On September 15, 2014

While probate is generally known to be a time-consuming and complicated process, one of the particularly challenging aspects of this process can be dealing with creditors in probate when an estate may have various debts to resolve. This is because there is a specific process that has to be followed for handling creditors in probate, and this usually has to be done and resolved before any of the estate’s assets can be distributed to the appropriate heirs.

Given the importance and complexities of dealing with creditors in probate, in this blog series, we will answer some commonly asked questions about this process. Keep in mind that the responses provided herein are general; however, you can easily receive some professional advice specific to your situation by contacting the Denver probate attorneys at JR Phillips & Associates, PC.

Answers to Common Questions about Handling Creditors in Probate

Q – What are the first steps I need to take in dealing with creditors in probate?

Dealing with creditors in probate can be complicated, time-consuming and costly. Check out these FAQs to learn more about this process. Or call us today for answers.

Dealing with creditors in probate can be complicated, time-consuming and costly. Check out these FAQs to learn more about this process. Or call us today for answers.

A – First, you will have to take action to notify the creditors of the estate of the passing of the decedent. According to Colorado Probate Code, this specifically means publishing a notice of the death in a newspaper of “proper jurisdiction,” which would be the county in which the decedent lived or the county in which the probate case has been initiated.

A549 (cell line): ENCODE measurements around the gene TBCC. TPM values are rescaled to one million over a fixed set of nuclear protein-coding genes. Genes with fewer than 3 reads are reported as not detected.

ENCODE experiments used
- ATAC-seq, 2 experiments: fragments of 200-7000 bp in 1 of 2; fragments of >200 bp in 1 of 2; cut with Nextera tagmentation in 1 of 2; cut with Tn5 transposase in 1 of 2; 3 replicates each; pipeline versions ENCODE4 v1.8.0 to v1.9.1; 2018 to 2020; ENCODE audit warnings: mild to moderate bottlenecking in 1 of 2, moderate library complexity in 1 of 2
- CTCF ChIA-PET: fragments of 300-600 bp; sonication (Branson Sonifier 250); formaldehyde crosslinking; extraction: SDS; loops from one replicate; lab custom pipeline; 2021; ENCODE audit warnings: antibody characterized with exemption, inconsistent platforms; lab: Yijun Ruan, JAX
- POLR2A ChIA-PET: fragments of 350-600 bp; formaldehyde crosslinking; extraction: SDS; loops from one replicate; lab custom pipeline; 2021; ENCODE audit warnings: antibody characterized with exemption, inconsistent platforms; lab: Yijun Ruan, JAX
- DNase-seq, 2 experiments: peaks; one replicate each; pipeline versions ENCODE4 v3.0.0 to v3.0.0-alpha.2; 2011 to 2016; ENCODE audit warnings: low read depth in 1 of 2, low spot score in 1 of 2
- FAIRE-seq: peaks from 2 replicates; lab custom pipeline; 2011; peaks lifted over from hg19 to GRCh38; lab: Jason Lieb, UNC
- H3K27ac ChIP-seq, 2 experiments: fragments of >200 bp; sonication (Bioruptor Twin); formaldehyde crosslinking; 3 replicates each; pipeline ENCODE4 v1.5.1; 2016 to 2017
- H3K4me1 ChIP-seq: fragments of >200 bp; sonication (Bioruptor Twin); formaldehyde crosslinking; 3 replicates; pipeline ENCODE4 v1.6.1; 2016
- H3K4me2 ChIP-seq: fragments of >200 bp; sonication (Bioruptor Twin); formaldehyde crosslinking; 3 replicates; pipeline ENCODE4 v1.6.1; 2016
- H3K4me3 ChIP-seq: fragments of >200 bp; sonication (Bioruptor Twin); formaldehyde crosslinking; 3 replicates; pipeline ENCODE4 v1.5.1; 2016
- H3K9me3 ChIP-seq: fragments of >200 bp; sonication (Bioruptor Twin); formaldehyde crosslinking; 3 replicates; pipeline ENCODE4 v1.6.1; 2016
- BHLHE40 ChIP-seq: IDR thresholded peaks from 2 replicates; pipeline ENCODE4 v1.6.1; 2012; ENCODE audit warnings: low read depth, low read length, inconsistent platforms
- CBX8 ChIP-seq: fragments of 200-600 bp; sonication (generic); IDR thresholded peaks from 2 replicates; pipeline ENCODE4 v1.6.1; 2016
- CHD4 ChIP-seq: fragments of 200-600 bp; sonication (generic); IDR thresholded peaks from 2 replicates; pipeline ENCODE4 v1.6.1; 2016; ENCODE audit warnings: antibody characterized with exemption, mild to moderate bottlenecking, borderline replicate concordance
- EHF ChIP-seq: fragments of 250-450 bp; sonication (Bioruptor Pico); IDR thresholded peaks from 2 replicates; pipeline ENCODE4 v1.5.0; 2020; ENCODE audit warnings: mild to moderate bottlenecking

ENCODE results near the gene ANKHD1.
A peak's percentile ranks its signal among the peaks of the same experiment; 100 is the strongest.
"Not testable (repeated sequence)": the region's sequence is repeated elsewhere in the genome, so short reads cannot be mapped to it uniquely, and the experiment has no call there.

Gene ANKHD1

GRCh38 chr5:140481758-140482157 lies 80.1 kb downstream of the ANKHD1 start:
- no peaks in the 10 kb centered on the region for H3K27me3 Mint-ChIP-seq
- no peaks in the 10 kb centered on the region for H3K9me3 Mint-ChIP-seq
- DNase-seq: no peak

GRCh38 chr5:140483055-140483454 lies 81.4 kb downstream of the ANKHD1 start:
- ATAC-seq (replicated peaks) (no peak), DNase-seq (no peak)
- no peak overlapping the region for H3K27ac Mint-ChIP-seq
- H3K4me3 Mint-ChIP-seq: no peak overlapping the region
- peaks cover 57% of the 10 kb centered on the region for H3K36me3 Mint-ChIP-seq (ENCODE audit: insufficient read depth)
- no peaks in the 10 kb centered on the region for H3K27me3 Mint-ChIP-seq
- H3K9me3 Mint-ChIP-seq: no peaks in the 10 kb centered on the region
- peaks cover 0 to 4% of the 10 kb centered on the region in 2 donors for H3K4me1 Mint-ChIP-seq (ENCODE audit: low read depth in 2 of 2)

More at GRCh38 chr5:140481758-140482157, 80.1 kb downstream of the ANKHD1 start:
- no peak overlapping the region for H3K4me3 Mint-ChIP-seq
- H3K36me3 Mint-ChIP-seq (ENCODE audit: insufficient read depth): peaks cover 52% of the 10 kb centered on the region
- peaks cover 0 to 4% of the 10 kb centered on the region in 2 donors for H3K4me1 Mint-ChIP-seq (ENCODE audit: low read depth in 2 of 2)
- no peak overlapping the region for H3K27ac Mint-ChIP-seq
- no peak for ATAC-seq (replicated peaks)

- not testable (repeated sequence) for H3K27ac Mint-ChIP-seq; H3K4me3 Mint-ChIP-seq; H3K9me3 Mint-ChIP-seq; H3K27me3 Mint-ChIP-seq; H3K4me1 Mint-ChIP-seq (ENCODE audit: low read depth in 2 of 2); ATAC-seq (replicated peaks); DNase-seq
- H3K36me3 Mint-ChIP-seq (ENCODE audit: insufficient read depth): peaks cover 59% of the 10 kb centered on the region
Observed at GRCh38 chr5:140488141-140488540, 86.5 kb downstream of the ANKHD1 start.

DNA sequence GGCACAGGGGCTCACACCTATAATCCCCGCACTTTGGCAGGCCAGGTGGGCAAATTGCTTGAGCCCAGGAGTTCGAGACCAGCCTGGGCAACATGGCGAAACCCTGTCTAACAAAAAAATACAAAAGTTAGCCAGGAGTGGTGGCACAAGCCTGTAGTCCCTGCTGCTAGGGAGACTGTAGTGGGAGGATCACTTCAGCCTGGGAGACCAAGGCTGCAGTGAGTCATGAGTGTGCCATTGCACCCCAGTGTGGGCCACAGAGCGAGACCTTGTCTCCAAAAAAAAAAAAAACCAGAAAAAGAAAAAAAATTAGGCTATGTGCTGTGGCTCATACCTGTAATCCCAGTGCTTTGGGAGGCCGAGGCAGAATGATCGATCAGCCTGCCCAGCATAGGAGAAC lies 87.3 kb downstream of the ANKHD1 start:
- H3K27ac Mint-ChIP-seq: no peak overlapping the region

Here are the general requirements for publishing this Notice to Creditors:

  • The Notice must be published in a newspaper in the appropriate jurisdiction at least once a week.
  • The Notice must be published for at least three (3) consecutive weeks, with the stated claim period for creditors being at least four (4) weeks from the date on which the Notice was first published.

If these requirements have been met, then the estate going through probate may be able to be closed as soon as six (6) months after the Notice to Creditors was first published.

Q – What if a Notice to Creditors is not published? What happens then?

A – If an estate has debts but the estate representative does not publish the appropriate Notice to Creditors (according to the above-stated requirements), then the estate must legally remain open for at least one (1) year after the date of death.

We will continue answering some common questions about dealing with creditors in probate in a few additional parts of this blog series that will be posted soon – be sure to look for them!

Denver Probate Attorneys at JR Phillips & Associates, PC

Do you need help dealing creditors in probate? If so, you can count on the Denver probate lawyers at JR Phillips & Associates, PC. We provide a thoughtful, comprehensive approach to our clients’ probate needs, especially when it comes to dealing with creditors in probate.

Let’s discuss your situation during an initial consultation. To schedule this meeting, call us at (303) 741-2400 or email us using the contact form at the top of this page.

From our offices in Denver, we serve clients throughout the southwest and southeast Metro Area, including (but not limited to) people in Highlands Ranch, Littleton, Castle Rock, Parker, Aurora, Greenwood Village and Englewood.

Categories: Creditors and Probate, Probate